Susan Scutti: It's Genetic! Obesity and the 'Carb Breakdown' Gene

Lecia Bushak: Why Hand Sanitizer May Actually Harm Your Health

Stacy Rapacon: Great Funds You Can Own for $500 or Less

Cameron Huddleston: 7 Ways to Save on Home Decor

The Kosher Gourmet by Steve Petusevsky Exploring ingredients as edible-stuffed containers (TWO RECIPES + TIPS & TECHINQUES)

Jewish World Review Oct 17, 2011 / 19 Tishrei, 5772

Economy starts in the home

By Kathryn Lopez

http://www.JewishWorldReview.com | "The more that we can do to love people, the better off this … "

And with that, Michele Bachmann's time ran out at the recent GOP presidential debate in New Hampshire. But I couldn't help thinking that moderator Charlie Rose seemed to be wishing he were back at his usual PBS table one-on-one with her, to have the extended conversation that he's used to.

This wasn't empty talk of hope and change. It was about what moves us, what motivates us, what makes us better, as individuals and as a country. Not by some kind of government mandate, but by a culture that helps us encourage one another, that protects and lets liberty flourish.

The Minnesota congresswoman had been talking about her bio and how it related to her platform. "We went to below poverty when my parents divorced. And my mother worked very hard. … And we were able to work our way through college. And eventually my husband and I started a business." The American dream of upward mobility is one that so many out-of-work Americans want to believe in during these challenging economic times.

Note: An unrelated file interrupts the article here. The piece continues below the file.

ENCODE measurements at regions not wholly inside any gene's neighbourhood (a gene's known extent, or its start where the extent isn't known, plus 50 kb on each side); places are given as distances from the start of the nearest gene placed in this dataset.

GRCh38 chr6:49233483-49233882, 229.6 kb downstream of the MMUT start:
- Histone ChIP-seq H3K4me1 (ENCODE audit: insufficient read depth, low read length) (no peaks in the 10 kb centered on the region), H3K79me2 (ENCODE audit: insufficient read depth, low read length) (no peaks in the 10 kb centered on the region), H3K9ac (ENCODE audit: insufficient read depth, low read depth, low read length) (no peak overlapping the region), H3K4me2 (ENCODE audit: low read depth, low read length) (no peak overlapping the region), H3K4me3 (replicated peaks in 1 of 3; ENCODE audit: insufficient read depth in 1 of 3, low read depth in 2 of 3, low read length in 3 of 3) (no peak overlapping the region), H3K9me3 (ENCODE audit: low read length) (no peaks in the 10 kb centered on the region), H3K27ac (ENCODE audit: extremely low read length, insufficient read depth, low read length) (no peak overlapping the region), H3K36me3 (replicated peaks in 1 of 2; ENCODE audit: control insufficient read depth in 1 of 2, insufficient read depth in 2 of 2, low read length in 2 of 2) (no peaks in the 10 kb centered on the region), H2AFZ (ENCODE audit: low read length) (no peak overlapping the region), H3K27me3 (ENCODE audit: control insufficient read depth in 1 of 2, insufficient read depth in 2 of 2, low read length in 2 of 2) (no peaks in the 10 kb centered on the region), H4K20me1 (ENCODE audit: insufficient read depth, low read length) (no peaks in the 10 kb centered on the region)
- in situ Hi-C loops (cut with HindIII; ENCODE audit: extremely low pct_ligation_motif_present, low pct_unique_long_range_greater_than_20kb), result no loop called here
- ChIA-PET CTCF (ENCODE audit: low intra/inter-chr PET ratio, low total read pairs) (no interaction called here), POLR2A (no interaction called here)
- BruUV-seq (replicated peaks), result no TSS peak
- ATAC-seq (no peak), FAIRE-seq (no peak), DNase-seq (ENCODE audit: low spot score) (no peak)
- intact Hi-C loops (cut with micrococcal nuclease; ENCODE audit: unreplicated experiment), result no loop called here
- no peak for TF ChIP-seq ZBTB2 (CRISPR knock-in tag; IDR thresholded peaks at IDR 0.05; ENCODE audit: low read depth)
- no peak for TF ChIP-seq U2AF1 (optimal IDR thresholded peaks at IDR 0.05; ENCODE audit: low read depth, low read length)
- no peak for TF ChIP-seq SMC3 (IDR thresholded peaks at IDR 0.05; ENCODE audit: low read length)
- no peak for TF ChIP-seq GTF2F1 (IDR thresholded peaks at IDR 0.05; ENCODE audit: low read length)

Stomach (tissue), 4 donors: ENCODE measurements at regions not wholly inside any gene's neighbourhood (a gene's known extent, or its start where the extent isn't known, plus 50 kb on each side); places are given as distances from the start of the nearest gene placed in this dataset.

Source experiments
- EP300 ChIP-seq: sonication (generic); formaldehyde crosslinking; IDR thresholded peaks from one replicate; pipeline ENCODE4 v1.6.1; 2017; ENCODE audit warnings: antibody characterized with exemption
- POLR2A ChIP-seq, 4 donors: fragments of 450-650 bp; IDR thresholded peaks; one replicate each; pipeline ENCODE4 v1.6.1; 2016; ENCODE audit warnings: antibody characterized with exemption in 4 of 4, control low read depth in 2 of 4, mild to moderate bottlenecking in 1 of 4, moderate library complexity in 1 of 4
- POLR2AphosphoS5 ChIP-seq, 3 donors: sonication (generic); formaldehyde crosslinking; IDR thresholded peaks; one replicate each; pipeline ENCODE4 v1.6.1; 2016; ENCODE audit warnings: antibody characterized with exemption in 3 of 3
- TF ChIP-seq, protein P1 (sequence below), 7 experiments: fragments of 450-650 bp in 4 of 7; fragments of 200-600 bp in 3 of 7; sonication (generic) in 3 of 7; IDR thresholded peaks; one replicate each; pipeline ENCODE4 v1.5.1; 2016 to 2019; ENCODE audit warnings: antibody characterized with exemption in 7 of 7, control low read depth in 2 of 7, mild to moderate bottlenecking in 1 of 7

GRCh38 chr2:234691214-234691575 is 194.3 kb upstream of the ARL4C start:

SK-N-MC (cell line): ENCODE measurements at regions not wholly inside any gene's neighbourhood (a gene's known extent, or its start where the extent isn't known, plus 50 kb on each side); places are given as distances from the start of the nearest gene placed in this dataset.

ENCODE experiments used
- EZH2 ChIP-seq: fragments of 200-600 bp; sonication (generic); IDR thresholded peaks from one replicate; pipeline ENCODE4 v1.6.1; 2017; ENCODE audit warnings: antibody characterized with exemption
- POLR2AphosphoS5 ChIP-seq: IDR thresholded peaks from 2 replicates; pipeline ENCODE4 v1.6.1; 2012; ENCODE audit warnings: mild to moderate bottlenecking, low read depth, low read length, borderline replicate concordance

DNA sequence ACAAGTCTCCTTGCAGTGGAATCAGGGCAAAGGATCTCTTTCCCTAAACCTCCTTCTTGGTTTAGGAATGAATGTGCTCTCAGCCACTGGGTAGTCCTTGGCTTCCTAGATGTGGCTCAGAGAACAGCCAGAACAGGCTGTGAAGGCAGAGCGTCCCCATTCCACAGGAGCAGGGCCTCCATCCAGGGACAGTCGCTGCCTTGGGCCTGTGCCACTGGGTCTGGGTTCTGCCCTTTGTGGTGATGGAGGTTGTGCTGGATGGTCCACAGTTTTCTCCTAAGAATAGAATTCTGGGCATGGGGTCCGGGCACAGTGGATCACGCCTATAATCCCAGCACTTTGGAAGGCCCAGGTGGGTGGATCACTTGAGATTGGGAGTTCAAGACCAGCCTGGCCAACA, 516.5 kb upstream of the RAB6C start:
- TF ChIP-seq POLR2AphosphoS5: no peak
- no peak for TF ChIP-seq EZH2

"If we reach out as individuals to help people … and care for them on a personal basis, then we don't need big government to step in and do that job," Bachmann elaborated.

At the same debate, Rick Santorum drove the point, literally, home: "The biggest problem with poverty in America … is the breakdown of the American family. … We need to have a policy that supports families, that encourages marriage."

These were powerful words. It's not about being in people's bedrooms or enforcing a moral code, but acknowledging that there are fundamental, traditional institutions that have stood the test of time for a reason.

"What happens in the home doesn't stay in the home, it ripples out into the broader economy," W. Bradford Wilcox, an associate professor of sociology at the University of Virginia and co-author of a new study, "The Sustainable Demographic Dividend," says.